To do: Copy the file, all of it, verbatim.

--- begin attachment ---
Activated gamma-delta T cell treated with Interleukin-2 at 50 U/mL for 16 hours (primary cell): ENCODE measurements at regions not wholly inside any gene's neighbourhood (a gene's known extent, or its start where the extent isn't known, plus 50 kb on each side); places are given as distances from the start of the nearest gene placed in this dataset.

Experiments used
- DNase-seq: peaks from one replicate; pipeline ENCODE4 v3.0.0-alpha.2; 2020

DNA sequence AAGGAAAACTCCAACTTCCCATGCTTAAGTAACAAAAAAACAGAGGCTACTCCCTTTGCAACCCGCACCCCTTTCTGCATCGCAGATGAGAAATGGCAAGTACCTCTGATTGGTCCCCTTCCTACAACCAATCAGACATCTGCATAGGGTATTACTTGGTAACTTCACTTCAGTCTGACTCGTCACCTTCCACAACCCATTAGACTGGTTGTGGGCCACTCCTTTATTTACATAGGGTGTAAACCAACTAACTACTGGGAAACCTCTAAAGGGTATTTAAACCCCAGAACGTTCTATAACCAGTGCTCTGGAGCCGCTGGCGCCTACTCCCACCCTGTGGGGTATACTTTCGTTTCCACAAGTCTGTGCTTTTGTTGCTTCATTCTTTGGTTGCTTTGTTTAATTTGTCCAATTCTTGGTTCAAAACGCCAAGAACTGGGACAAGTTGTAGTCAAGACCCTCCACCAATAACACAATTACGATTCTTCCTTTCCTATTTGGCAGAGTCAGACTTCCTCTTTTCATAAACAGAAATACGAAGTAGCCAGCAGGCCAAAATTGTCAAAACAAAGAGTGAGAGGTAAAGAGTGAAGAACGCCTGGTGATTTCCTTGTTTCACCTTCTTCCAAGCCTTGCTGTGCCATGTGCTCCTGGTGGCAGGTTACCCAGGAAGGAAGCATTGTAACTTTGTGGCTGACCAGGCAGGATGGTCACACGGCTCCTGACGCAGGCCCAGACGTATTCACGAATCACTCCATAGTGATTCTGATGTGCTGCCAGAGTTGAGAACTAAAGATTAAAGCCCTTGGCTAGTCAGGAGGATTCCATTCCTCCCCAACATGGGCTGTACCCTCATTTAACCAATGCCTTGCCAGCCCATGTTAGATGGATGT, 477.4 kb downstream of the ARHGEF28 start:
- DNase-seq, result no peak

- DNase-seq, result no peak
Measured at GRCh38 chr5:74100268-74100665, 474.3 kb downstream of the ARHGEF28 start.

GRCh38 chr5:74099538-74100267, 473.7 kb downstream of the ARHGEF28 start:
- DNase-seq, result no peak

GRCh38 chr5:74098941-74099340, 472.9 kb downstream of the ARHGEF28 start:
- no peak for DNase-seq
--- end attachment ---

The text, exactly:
Activated gamma-delta T cell treated with Interleukin-2 at 50 U/mL for 16 hours (primary cell): ENCODE measurements at regions not wholly inside any gene's neighbourhood (a gene's known extent, or its start where the extent isn't known, plus 50 kb on each side); places are given as distances from the start of the nearest gene placed in this dataset.

Experiments used
- DNase-seq: peaks from one replicate; pipeline ENCODE4 v3.0.0-alpha.2; 2020

DNA sequence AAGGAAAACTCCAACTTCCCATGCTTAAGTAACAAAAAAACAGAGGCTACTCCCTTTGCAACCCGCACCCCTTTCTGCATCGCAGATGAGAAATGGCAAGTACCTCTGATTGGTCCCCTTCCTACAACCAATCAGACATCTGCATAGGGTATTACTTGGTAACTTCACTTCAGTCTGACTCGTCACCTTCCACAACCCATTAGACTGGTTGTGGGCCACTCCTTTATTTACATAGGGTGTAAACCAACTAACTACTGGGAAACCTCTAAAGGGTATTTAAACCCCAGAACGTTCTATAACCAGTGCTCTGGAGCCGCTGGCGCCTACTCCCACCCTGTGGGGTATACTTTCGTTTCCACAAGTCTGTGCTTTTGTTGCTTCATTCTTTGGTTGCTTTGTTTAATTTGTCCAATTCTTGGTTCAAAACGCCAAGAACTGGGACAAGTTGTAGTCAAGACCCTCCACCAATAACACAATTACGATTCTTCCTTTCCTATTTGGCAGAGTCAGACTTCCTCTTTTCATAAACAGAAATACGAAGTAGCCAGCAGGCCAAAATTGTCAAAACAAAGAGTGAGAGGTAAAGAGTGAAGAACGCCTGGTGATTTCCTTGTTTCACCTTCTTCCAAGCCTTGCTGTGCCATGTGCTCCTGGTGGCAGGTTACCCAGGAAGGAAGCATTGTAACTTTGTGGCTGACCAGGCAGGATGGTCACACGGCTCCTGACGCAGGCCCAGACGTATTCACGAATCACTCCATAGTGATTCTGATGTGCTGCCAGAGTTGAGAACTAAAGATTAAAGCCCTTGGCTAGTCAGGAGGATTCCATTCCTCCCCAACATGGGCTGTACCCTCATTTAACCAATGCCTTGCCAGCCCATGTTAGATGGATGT, 477.4 kb downstream of the ARHGEF28 start:
- DNase-seq, result no peak

- DNase-seq, result no peak
Measured at GRCh38 chr5:74100268-74100665, 474.3 kb downstream of the ARHGEF28 start.

GRCh38 chr5:74099538-74100267, 473.7 kb downstream of the ARHGEF28 start:
- DNase-seq, result no peak

GRCh38 chr5:74098941-74099340, 472.9 kb downstream of the ARHGEF28 start:
- no peak for DNase-seq